as that Barbados plantation was for our parents, at least there they
had the comfort of friends near by." That wasn't true in early
Before Valerie’s Cunningham’s research on
local African American history, most of us were unaware the role of
blacks in the history of Portsmouth. How did her work affect your
paved the way. I might have attempted to do basic research in what
scant records exist, but I wouldn't have achieved the depth of her
knowledge and understanding. From time, to time, she graciously and
patiently steered me in right directions. What Matty learns about
her ancestor's history, though couched in fiction, has an
authenticity I alone could not have given it. I must add that I was
guided by many minds, past and present on this project.
did you choose to publish the book yourself rather than submit it to
a publisher? Was it costly and was it more difficult without an
I did try a few publishers very early on, but
they were cold to the idea. At this stage of my life, I decided I
wouldn't wait, maybe years, while copies of my manuscript moldered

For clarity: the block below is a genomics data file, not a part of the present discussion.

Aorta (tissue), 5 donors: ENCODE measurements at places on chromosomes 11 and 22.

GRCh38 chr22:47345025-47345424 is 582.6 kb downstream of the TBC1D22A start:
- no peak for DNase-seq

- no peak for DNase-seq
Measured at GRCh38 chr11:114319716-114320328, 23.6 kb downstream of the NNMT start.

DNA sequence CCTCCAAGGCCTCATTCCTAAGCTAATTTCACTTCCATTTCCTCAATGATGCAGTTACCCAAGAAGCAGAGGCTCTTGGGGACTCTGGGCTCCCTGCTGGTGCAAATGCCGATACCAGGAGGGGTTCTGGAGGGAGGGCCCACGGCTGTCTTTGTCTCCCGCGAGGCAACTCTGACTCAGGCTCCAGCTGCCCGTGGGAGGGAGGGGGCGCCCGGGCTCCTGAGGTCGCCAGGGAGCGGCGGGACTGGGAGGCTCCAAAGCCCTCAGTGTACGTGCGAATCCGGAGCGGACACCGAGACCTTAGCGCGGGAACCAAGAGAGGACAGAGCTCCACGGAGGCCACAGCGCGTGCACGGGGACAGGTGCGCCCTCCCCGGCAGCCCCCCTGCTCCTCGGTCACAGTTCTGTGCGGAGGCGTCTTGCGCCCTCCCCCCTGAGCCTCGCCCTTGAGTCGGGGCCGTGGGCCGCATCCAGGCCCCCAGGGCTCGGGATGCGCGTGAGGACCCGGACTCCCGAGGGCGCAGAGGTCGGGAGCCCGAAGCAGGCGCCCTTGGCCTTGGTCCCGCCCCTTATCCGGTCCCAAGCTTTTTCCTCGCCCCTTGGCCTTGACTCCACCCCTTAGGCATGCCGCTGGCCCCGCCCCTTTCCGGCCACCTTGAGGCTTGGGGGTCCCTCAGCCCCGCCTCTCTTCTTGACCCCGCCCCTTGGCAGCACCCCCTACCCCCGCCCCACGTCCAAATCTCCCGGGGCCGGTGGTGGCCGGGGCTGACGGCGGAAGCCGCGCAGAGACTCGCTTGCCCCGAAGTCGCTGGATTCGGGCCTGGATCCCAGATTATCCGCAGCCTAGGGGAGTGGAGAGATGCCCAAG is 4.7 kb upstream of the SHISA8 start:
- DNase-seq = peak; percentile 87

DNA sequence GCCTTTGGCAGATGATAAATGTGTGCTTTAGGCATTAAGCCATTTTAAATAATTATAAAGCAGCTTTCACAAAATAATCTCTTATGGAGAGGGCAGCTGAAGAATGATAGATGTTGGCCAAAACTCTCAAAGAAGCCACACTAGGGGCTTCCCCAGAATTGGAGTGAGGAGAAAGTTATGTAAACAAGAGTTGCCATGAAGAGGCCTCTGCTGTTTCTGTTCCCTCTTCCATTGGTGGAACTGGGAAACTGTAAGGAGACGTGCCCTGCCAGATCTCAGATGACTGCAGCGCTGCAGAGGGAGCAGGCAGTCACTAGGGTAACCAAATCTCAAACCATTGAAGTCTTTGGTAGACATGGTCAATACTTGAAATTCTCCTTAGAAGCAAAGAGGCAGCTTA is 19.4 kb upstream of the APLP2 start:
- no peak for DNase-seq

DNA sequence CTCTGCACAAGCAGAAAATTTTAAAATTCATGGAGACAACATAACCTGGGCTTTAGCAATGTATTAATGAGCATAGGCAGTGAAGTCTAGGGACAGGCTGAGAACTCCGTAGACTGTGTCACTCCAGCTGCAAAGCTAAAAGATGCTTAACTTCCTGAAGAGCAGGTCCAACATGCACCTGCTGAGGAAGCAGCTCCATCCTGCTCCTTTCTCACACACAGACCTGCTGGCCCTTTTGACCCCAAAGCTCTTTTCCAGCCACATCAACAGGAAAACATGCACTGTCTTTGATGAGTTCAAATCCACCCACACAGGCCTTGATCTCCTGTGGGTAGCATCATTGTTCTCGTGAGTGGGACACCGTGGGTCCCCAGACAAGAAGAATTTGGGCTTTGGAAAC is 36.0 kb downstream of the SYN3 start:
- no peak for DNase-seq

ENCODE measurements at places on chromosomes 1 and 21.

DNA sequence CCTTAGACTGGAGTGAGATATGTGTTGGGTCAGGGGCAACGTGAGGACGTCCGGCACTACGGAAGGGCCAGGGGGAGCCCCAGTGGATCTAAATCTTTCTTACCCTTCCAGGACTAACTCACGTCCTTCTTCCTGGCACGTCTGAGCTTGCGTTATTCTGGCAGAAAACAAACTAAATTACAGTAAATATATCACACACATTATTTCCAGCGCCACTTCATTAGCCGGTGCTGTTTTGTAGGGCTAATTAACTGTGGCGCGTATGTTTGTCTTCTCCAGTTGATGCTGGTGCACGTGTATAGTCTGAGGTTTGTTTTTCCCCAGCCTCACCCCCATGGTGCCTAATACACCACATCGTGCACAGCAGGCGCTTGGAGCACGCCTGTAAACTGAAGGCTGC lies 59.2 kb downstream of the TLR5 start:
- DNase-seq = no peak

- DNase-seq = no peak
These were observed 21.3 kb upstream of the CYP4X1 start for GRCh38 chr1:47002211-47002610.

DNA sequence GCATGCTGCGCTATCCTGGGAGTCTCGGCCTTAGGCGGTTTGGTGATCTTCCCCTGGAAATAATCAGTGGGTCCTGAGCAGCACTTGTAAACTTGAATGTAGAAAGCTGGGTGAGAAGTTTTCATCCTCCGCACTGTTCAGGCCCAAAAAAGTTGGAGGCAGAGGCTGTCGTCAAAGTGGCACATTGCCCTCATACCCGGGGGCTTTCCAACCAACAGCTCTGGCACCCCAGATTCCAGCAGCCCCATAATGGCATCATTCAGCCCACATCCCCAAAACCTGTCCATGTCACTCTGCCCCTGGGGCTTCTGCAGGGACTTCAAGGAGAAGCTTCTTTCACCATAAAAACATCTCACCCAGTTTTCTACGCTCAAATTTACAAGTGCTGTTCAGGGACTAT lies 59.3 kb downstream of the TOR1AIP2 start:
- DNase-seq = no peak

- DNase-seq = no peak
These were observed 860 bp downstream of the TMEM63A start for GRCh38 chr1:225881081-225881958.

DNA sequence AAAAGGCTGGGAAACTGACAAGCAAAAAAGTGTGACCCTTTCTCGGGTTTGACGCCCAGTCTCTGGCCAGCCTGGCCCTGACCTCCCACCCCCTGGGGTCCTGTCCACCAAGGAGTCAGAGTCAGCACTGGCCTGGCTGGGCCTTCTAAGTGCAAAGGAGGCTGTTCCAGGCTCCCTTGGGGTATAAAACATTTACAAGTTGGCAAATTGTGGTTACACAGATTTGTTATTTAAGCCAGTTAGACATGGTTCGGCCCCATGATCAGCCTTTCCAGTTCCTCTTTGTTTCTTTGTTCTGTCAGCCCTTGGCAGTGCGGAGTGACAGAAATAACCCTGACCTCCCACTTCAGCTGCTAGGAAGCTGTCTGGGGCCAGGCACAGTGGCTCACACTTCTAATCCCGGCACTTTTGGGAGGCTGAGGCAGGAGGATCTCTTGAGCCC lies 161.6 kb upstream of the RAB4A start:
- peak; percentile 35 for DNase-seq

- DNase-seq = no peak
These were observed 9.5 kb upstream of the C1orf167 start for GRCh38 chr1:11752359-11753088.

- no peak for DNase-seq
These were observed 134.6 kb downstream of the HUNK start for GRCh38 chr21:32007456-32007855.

at the bottom of a pile of manuscripts on the desk of over-worked
editors. I came across a wonderful book by Tom and Marilyn Ross,
The Complete Guide to Self Publishing, and dutifully followed their
step-by-step instructions. That sounds simple, but of course, it
wasn't. I quickly learned that self-publishing is hard, demanding
work, fraught with critical choices and tons of pesky details. But,
my mantra became "I believe, I believe, I believe." Somehow I had to
get Matty's story out there.
here are pluses to self-publishing. You've got more control over
the outcome than with most commercial publishers, especially in
regard to illustrations. Every time I look at the book, I thank God
that Debby Ronnquist came along. It was such joy working with
The price tag to produce 2000 books was about equal to a couple
of those adventure trips seniors like to take. I certainly got far
more enjoyment and satisfaction on my "book trip." I wish I could
have afforded a hardcover edition. There's not much for posterity in
paperbacks. But, who knows, maybe Fate will smile one day and a
commercial publisher will buy it and do it up proper.
As for not having an editor -- in a way -- I actually had
multiple editors, especially my daughter, as well as many caring